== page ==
For the time being, the Committee is maintaining its existing policy of reinvesting principal payments from its holdings of agency debt and agency mortgage-backed securities in agency mortgage-backed securities and of rolling over maturing Treasury securities at auction. The Committee expects to begin implementing its balance sheet normalization program relatively soon, provided that the economy evolves broadly as anticipated; this program is described in the June 2017 Addendum to the Committee’s Policy Normalization Principles and Plans.
Voting for the FOMC monetary policy action were: Janet L. Yellen, Chair; William C. Dudley, Vice Chairman; Lael Brainard; Charles L. Evans; Stanley Fischer; Patrick Harker; Robert S. Kaplan; Neel Kashkari; and Jerome H. Powell.
Corporate bond yields spreads are falling which suggests there is a low default risk. Using Fred and Moody’s we can chart the spread between lowest investment grade (Baa) and equivalent 10-year Treasury yields.
Corporate Bond Yields Spread Chart
Corporate bond spreads are at there lowest point since 2008. This suggests that markets are pricing in a very low risk of default which is bullish for the economy.
BAA Corporate Bond Yield
Corporate Yield of a Moody’s Graded Bond. For instance, a Seasoned AAA Corporate Bond of 30 Year is the yield return of bonds graded AAA by Moody’s with a maturity of 30 years. Bonds less than specified timetables are dropped along with bonds with redemption and rating risks.
Moody’s BAA corporate bond yields are instruments based on bonds with maturities of 20 years and above. For instance, a seasoned BAA corporate bond of 30 Year is the yield return of bonds graded BAA by Moody’s with a maturity of 30 years. Bonds less than the specified timetables are dropped along with bonds with redemption and rating risks.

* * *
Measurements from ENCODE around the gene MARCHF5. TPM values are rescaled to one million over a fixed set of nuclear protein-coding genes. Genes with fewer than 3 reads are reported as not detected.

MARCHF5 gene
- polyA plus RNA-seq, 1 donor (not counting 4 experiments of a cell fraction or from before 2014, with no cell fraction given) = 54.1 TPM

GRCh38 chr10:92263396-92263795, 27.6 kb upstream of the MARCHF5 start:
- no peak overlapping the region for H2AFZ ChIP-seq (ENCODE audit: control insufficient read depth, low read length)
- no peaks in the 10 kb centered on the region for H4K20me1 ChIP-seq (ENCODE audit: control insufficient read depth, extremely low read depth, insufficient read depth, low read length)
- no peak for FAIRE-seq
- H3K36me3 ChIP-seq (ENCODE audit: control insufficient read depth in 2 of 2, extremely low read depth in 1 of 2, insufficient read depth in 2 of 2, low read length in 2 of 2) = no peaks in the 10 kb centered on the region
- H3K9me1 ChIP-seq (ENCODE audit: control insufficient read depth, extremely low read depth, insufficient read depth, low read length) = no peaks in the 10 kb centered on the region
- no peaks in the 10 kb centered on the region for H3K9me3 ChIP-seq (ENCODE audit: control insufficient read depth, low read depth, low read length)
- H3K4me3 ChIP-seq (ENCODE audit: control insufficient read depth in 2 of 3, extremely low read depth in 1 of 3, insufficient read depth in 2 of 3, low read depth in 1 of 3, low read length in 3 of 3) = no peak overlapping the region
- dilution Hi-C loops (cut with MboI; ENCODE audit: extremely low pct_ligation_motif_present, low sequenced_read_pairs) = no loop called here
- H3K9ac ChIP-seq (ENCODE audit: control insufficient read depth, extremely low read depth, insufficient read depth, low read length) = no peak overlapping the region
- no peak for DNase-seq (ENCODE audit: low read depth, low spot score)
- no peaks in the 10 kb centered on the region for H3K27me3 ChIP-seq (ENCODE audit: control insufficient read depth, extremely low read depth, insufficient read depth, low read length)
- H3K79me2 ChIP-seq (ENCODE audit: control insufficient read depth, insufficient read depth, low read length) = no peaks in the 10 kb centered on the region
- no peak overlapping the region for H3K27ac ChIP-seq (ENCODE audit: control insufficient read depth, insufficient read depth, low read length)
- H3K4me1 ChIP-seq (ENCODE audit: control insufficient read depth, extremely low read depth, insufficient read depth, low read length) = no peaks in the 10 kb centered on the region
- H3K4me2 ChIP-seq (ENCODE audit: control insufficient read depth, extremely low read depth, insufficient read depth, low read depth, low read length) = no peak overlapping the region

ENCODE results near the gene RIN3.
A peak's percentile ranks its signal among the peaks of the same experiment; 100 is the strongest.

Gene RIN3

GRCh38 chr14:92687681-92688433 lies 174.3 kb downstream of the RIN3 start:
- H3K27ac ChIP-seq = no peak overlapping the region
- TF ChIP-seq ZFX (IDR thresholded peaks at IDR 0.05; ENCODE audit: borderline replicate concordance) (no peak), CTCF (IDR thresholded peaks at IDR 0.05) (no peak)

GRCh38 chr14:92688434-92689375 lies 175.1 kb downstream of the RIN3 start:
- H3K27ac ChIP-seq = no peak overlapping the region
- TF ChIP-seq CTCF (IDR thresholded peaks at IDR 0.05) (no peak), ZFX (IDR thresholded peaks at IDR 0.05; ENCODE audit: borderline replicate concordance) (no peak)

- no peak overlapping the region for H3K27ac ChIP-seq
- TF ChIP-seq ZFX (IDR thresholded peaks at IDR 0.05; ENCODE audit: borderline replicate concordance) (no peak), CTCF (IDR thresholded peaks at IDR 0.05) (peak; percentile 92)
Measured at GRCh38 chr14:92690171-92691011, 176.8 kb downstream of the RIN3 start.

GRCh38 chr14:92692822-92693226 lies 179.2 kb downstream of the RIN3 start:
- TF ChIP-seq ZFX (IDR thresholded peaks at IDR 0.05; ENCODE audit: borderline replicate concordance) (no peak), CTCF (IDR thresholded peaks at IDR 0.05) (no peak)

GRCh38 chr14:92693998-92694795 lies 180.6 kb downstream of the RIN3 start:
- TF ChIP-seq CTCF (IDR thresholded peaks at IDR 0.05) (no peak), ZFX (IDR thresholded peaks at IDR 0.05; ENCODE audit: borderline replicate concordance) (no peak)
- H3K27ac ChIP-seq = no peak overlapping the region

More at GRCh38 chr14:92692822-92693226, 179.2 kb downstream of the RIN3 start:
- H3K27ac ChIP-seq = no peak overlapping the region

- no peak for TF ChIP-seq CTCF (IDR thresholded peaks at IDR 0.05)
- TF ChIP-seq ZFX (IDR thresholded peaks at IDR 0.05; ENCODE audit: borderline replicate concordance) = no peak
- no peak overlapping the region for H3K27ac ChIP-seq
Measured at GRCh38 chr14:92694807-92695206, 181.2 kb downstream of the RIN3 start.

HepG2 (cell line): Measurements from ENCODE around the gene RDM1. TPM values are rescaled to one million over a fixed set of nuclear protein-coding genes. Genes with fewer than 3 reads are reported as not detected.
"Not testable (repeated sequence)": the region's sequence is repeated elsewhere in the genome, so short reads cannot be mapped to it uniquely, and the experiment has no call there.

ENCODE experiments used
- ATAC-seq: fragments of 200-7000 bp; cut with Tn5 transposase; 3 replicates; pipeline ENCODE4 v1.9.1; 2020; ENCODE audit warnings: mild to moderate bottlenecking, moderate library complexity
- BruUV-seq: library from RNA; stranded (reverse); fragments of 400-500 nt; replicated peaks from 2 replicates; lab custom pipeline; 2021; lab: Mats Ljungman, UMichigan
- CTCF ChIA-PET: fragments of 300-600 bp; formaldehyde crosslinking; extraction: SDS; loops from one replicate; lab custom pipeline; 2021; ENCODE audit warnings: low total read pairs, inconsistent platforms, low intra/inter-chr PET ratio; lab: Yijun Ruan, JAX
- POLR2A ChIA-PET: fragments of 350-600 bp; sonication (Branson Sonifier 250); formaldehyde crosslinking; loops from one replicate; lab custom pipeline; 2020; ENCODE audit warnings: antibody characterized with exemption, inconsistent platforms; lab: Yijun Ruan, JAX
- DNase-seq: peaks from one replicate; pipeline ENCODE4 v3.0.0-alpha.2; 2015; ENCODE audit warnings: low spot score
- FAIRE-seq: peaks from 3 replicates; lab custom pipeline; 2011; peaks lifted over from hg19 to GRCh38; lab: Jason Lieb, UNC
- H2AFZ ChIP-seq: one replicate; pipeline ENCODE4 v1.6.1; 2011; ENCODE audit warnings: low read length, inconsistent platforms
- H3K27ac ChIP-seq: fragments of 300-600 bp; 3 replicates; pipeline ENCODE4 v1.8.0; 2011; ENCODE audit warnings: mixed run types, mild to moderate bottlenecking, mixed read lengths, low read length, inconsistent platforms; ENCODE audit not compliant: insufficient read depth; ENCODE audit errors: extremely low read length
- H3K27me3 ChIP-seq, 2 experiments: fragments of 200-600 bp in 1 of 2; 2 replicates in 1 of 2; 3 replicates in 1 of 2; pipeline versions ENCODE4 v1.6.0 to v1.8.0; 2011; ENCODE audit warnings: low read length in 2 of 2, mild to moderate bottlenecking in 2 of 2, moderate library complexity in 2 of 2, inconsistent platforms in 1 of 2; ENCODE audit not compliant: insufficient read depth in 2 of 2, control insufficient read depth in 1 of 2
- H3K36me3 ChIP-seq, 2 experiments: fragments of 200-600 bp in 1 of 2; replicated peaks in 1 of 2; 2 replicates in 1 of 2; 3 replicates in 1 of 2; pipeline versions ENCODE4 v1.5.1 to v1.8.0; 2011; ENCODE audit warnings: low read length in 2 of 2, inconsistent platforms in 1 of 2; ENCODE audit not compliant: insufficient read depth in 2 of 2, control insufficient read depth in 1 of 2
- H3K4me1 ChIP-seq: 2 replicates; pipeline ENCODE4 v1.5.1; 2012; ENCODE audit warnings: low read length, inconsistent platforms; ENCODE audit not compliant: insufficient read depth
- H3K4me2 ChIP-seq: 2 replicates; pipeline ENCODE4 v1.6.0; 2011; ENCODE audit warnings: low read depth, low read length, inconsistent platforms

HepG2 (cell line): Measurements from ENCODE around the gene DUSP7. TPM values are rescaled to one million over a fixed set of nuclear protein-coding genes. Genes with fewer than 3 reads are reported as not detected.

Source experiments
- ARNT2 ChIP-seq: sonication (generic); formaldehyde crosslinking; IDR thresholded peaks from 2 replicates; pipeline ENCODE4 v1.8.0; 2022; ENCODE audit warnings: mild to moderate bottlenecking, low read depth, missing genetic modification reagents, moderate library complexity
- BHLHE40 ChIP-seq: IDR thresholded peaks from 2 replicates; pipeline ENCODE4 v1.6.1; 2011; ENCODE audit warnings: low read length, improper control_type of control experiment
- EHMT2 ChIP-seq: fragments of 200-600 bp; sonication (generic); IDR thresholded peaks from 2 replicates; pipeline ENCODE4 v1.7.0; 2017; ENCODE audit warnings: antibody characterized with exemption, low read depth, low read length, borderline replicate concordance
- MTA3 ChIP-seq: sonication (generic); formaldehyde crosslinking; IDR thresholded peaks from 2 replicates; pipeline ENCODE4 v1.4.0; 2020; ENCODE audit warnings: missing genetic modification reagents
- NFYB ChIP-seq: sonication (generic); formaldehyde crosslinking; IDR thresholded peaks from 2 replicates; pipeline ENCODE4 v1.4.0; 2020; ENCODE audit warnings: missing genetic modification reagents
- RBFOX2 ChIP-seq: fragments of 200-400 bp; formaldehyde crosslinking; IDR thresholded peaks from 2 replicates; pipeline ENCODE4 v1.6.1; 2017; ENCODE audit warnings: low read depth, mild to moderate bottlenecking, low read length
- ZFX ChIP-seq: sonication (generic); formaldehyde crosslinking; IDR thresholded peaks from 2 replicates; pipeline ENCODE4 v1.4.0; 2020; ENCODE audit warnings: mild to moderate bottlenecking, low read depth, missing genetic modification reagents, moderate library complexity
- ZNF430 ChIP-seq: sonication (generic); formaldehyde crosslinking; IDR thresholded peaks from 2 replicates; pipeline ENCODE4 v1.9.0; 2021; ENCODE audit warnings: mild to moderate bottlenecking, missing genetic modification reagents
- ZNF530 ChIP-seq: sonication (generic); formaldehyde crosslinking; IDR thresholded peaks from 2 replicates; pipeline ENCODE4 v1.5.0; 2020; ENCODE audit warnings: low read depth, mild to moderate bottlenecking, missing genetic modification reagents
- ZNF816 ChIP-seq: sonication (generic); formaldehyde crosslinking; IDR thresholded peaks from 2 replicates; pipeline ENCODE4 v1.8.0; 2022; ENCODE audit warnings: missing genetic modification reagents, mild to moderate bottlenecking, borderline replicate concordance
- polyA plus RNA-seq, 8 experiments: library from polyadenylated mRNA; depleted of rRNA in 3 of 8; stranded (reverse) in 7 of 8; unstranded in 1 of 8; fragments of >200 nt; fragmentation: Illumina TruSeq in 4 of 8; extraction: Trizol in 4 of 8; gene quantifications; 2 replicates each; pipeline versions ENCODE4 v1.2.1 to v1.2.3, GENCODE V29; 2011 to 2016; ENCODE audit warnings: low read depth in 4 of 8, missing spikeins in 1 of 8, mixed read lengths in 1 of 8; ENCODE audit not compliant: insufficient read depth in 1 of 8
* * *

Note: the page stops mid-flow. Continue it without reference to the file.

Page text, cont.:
The credit ratings of AAA and BAA are the two ends of the ratings spectrum for investment-grade corporate bonds as provided by the Moody’s rating agency. The yield difference between bonds with these ratings has historically indicated whether the economy was in a period of recession or expansion.
The credit-rating agencies Moody’s and Standard & Poor’s provide credit ratings on bond issuers and their bonds to give investors an idea of the investment reliability of the bonds, concerning the payment of interest and principal. AAA is the highest bond rating and indicates the safest bonds for investors. Bonds rated below BAA — BBB from Standard & Poor’s — are considered to be non-investment grade. That makes the BAA rating the lowest investment grade rating. The lower the credit rating, the higher the yield a bond will pay.
The corporate bond yields spread chart above shows riskier BAA rated bonds (lowest investment grade rating), versus 10-year Treasury yields. In periods of higher default risk, the plot rises. The plot falls in periods of lower default risk.
U.S. Treasury yields are falling because of low inflation. With inflation so low, the Federal Reserve will likely not raise interest rates again until 2018. Remember, the main reason the Fed raises interest rates is to combat inflation in an over-heated economy. Clearly we do not have that.
Tax cuts and a $1 trillion infrastructure spending program would push inflation higher.
With Congress failing to repeal and replace ObamaCare, it is pushing the Trump Administration’s tax cuts and infrastructure jobs program out further. Inflation is staying low for longer as a result.
The Federal Reserve now is in a position where they do not need to raise rates to combat inflation. As a result, the Fed funds futures rate has dropped and is now showing about a 40 percent chance of a rate hike in December 2017.